Hope is Not a Panacea
Obviously, Hope has quite the impressive slew of related benefits. Keep in mind, however, that like many of the wonderful strategies on this website, it is not a panacea for all the challenges in your life. Hope is a powerful way of being in the world and an empowering approach to adversity, and it is one of many ways to cultivate purpose. It has impacted people in significant ways and is a strong predictor of resilience and success in many aspects of life, but certainly not the only one!
Research has come from a limited pool
It is also important to note that while research on the topic of Hope indicates remarkable trends in physical, mental, emotional and relational health, there is notable, although limited, criticism on the nature of the research. Critics point out that Hope research has been drawn too narrowly from focusing on American college students, a population that has narrow margins for economic, ethnic, and age diversity.
We Don’t Know a Lot About What Determines Hope
Research on Hope, regarding what can affect its presence or cultivation, lacks ample focus on the impacts of socio-systemic components such as economic class, demographics, culture, or health. Hope as it is framed on this website naturally lends itself to comparison with the American Dream: the notion that anyone can attain success if they work hard enough for it (the caveats for Hope living in the distinctions regarding Optimism, Agency, and Pathways). Common criticisms of the American Dream focus on disparity in access to opportunities and resources to develop and follow various pathways to such success. While Dr. Shane Lopez claims that “there is no relationship between hope and income,” and “recent research has found no consistent findings pointing to one racial or ethnic group being more hopeful than any other,” the research supporting these statements is sparse18. The field of Hope research could benefit from more investigation into these relationships.
Hope Could Be Misused Like Grit or Growth Mindset Theories
One could extrapolate some of the criticism of the concept of Grit, from Angela Duckworth, onto Hope at the present state of research. From her website, she defines Grit in the following manner:
“My research focuses on two traits that predict achievement: grit and self-control. Grit is the tendency to sustain interest in and effort toward very long-term goals (Duckworth et al., 2007). Self-control is the voluntary regulation of impulses in the presence of momentarily gratifying temptations (Duckworth & Seligman, 2005; Duckworth & Steinberg, 2015).”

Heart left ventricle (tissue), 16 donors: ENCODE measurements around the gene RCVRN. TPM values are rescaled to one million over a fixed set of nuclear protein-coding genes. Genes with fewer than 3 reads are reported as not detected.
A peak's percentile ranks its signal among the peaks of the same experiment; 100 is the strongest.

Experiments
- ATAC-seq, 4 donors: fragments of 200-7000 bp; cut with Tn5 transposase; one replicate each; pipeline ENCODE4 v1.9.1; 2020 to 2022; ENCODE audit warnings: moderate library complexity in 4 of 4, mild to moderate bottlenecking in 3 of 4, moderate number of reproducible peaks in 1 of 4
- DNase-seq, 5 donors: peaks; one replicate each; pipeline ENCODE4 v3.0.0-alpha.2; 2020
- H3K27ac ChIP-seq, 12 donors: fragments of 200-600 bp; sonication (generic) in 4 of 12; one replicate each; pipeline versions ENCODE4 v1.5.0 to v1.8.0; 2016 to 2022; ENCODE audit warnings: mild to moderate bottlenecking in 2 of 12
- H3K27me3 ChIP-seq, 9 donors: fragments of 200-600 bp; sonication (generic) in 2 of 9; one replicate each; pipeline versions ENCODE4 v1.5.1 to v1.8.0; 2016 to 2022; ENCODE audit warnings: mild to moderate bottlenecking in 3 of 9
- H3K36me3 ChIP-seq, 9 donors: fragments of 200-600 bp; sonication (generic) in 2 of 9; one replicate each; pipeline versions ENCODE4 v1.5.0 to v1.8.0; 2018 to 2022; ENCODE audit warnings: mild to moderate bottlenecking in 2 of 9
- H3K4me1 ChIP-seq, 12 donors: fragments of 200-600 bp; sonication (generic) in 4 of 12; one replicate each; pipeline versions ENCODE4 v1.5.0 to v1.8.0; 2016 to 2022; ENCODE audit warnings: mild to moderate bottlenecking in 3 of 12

“Angela has found that grit—a combination of passion and perseverance for a singularly important goal—is the hallmark of high achievers in every domain.”
With the intention of instilling a capacity for Grit in students while supporting them as individuals, Grit helped shift the educational conversation from talent to effort. However, it does not account for how developmental trauma can negatively impact an individual’s inherent ability to focus, self-regulate, or develop a strong immune system- abilities essential to grittiness. People can have layers of hindrances in their lives beyond those typically defined as traumatic; such as being wealthy but having uninvolved parents, or being middle-class and having a strong peer-network with negative influences.
The popularity of Grit has led to problematic ‘victim-blaming’ in the educational system, in that those who struggle can be blamed for their inability to apply effort, something accepted under this theory as an innate capacity and therefore a personal responsibility to control. This victim-blaming lends itself to student discouragement and system-imposed self-fulfilling expectations of failure, which is ironically what Grit is being wielded to avoid. It can result in students believing they are characteristically flawed versus innately incapable.